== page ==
Popular Music Scholarship V: Hip-Hop and its Voice(s) of Protest

A look at hip hop’s forbears, its evolution from black protest music to class protest expression and its relationship with its female artists…

Queen Latifah (image courtesy fashionbombdaily.com)

(For previous essays in this series, look here, hereherehere, and here)

This will be the last essay on the excellent group of scholarly discussions of popular music’s elements of protest, The Resisting Muse: Popular Music and Social ProtestIt is the essay I have waited until the end to write for a couple of reasons: first, my knowledge of hip-hop is limited enough to be called laughable by most music fans of the last 30+ years (that in itself is amazing to consider—hip-hop is now more than 30 years old); second, the section from which these essays come in The Resisting Muse is called “Monophony or Polyphony?” and covers a good bit of territory. That said, these essays are well worth some review and discussion—so I will do my best to do them justice. Continue reading

Music and Popular Culture

Popular Music Scholarship IV: Pop Stars and Politics

Q: Should pop stars express their political opinions and take political action? A: Only if they’re informed, concerned citizens…

 

Bono of U2, pop star and political activist (image courtesy Wikimedia)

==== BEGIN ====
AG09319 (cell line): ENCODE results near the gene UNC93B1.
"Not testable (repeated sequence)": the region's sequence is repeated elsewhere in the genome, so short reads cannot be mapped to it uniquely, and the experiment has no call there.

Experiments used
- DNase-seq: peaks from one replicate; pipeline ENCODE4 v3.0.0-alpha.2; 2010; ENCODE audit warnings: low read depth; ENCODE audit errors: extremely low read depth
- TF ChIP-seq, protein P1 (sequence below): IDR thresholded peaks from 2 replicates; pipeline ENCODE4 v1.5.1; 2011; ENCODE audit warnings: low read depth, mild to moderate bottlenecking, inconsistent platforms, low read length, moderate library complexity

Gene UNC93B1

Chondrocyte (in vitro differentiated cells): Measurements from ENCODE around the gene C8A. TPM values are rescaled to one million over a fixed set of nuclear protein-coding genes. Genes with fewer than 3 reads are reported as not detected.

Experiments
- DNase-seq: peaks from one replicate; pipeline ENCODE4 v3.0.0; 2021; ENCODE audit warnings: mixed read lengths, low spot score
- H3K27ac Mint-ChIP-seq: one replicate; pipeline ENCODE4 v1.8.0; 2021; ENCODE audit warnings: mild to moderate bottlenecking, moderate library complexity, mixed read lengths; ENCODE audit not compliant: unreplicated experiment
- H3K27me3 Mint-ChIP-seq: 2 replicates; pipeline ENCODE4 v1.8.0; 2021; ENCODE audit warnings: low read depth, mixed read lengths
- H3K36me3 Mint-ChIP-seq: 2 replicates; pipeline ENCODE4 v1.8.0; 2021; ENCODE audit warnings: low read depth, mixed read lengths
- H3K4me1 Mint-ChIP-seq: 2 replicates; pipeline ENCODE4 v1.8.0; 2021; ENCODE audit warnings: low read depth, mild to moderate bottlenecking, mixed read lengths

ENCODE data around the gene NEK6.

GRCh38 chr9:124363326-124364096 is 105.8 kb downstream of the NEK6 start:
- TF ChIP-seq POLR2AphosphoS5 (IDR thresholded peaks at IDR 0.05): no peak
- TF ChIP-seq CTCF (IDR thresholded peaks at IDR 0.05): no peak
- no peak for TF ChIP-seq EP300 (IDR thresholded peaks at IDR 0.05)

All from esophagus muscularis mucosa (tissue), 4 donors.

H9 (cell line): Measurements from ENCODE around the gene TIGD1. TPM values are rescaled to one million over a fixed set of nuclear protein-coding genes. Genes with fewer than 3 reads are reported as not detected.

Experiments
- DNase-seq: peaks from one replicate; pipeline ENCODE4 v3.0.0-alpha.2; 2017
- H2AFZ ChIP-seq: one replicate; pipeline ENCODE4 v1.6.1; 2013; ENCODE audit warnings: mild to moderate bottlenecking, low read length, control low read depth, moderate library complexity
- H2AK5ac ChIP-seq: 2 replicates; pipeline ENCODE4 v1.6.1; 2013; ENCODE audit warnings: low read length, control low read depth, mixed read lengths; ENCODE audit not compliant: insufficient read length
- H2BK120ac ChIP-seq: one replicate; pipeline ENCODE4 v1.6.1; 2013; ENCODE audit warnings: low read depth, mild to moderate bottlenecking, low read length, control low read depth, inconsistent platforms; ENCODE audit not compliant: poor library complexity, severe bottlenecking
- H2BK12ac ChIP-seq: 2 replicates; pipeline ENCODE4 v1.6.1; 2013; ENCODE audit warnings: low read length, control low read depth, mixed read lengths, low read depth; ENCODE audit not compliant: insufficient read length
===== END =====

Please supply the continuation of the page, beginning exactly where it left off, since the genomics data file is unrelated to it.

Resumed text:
(For previous essays in this series, look here, herehere, and here.)

For the period covered by the book of essays I’ve been discussing over the last few weeks, The Resisting Muse: Popular Music and Protest, the “post-Classic Rock Era” we might call it, the political/protest activities of pop stars have not had the same resonance or gravitas as they did during that era of protests against segregation, the Vietnam War, and environmental pollution/destruction (the role of classic rock era stars in the women’s movement is, at best, questionable – unless those stars were women, of course).

This week, in the next to last essay in this series, we look at four essays, all in one way or another related to the idea that, to contradict one of the major singers of that classic rock era, sometimes it’s about  the singer, the song – and something else entirely .

The essay titles themselves reveal much about what their authors think of the last 35 years or so. Deena Weinstein’s “Rock protest songs: so many and so few”; Jerry Rodnitsky’s “The decline and rebirth of folk protest music”; Mark Willhardt’s “Available rebels and folk authenticities: Michelle Shocked and Billy Bragg”; and, finally, John Street’s “The pop star as politician: from Belafonte to Bono, from creativity to conscience” offer us a range of explanations for why pop or rock or folk singers have/have not gotten involved in protests against social or political injustice. Some, like Weinstein, take the long view, others, like Willhardt, look closely at a couple of artists. In all of these essays, however, much the same conclusions are reached: in one way or another protest has, too often, been subsumed or marginalized by the co-option of the protester – especially if that protester is a musical celebrity. Continue reading